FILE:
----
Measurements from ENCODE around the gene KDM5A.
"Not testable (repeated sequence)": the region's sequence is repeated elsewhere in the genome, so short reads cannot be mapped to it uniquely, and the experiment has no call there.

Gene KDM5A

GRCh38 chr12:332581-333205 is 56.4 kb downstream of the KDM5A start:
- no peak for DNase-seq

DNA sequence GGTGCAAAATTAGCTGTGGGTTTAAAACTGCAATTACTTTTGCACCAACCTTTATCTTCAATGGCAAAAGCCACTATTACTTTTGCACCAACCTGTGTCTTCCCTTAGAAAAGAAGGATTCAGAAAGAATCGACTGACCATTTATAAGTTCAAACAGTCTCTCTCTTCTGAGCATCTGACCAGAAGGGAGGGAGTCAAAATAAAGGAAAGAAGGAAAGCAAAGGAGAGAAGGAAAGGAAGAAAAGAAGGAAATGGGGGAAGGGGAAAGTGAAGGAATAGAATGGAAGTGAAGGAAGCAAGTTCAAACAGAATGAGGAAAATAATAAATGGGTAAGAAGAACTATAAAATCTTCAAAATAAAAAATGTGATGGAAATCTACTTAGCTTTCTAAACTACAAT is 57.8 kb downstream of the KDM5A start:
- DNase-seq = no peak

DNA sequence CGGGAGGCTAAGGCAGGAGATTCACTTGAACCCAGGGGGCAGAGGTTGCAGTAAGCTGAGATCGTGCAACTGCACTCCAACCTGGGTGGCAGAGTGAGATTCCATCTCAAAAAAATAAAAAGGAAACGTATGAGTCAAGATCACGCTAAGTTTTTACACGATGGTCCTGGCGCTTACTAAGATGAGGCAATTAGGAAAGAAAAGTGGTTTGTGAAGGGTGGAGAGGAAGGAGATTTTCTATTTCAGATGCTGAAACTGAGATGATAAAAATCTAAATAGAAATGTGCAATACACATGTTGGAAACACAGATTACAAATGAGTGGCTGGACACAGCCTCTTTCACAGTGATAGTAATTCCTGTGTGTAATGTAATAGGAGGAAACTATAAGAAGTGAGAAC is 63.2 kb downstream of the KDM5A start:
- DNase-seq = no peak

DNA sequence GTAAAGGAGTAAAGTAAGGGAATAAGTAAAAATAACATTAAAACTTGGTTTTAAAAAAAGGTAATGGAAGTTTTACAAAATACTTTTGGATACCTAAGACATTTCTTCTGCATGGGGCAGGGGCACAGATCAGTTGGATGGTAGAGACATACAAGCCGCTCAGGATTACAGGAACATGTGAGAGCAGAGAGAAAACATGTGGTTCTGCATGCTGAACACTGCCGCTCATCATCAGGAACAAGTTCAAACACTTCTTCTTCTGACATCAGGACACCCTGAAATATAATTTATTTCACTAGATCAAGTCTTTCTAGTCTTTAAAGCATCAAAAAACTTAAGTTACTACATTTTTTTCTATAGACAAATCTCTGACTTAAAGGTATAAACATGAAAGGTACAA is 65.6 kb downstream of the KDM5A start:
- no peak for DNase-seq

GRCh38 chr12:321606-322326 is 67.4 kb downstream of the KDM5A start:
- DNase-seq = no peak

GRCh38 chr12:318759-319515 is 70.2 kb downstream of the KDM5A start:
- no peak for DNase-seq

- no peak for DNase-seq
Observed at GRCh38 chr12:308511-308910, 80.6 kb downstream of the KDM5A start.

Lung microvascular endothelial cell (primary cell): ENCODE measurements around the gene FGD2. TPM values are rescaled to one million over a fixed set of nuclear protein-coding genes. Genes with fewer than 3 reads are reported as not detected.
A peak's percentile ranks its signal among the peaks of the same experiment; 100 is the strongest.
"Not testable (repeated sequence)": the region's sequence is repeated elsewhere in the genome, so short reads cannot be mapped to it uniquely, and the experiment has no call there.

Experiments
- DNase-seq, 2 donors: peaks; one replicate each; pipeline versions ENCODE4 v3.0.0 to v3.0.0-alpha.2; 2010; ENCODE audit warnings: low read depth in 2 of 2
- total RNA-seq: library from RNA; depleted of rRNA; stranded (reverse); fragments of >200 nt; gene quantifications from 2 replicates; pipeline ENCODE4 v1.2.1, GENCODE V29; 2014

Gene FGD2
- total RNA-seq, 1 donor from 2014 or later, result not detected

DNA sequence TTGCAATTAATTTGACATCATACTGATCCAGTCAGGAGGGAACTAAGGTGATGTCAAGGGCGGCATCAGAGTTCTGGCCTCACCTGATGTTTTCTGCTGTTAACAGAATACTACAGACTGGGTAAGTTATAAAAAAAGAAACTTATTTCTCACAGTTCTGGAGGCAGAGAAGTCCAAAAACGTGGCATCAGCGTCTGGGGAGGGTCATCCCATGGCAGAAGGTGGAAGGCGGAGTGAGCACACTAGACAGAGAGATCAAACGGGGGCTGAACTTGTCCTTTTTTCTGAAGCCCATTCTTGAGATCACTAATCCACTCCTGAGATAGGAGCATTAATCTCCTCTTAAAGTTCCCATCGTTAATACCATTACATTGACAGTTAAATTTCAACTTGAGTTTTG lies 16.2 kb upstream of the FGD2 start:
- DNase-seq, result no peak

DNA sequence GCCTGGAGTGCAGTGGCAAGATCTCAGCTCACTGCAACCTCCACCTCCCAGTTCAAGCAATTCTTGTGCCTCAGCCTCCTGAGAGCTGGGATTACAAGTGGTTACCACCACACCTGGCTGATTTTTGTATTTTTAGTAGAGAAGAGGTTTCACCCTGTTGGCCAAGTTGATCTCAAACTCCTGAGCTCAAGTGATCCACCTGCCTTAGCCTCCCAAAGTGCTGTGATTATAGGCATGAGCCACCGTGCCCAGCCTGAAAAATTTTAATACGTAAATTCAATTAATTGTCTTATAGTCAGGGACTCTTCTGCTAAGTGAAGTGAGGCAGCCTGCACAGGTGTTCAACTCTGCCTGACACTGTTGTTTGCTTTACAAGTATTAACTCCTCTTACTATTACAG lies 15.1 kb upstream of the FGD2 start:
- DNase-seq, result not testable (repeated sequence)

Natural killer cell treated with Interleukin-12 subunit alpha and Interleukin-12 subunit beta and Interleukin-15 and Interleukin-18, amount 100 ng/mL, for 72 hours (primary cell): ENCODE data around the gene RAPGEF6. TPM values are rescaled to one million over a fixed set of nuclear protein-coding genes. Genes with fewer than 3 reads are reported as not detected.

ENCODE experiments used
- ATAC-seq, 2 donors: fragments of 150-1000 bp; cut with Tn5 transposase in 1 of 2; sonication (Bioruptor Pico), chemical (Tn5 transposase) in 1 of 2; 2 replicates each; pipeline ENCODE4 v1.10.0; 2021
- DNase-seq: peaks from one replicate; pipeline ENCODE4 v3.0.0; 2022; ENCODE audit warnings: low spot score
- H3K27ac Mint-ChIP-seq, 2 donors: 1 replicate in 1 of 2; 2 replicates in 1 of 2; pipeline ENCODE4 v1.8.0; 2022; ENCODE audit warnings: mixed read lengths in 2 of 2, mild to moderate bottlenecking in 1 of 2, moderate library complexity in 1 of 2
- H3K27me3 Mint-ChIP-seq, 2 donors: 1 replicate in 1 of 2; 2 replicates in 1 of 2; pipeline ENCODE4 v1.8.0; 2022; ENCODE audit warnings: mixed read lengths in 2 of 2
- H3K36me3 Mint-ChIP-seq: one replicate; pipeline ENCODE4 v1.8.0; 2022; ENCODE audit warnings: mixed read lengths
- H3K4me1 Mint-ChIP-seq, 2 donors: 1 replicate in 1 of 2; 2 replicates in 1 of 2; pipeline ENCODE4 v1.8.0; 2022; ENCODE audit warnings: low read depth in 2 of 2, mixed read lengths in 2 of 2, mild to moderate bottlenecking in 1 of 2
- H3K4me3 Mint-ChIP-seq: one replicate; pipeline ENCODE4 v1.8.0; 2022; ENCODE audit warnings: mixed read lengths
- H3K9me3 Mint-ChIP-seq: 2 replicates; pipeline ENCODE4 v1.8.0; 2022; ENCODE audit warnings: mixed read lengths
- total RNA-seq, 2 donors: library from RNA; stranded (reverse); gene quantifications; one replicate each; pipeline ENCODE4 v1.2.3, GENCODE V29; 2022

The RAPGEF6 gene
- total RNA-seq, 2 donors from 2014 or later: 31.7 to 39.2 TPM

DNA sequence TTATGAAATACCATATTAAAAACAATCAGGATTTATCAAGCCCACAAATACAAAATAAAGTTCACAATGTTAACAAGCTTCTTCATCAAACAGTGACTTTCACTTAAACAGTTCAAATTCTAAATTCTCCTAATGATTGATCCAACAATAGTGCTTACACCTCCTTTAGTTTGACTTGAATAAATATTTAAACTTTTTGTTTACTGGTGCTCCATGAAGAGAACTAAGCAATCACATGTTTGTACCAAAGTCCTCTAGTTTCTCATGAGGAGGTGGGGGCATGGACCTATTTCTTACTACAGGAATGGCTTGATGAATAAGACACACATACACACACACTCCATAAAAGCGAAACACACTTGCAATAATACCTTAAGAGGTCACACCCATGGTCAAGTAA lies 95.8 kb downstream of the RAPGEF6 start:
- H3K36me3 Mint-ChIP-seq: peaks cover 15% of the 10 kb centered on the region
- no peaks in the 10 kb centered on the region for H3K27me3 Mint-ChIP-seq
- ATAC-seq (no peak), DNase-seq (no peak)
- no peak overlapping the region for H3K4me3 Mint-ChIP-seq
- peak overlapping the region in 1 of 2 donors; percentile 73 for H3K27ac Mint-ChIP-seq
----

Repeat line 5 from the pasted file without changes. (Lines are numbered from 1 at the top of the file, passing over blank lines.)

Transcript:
- no peak for DNase-seq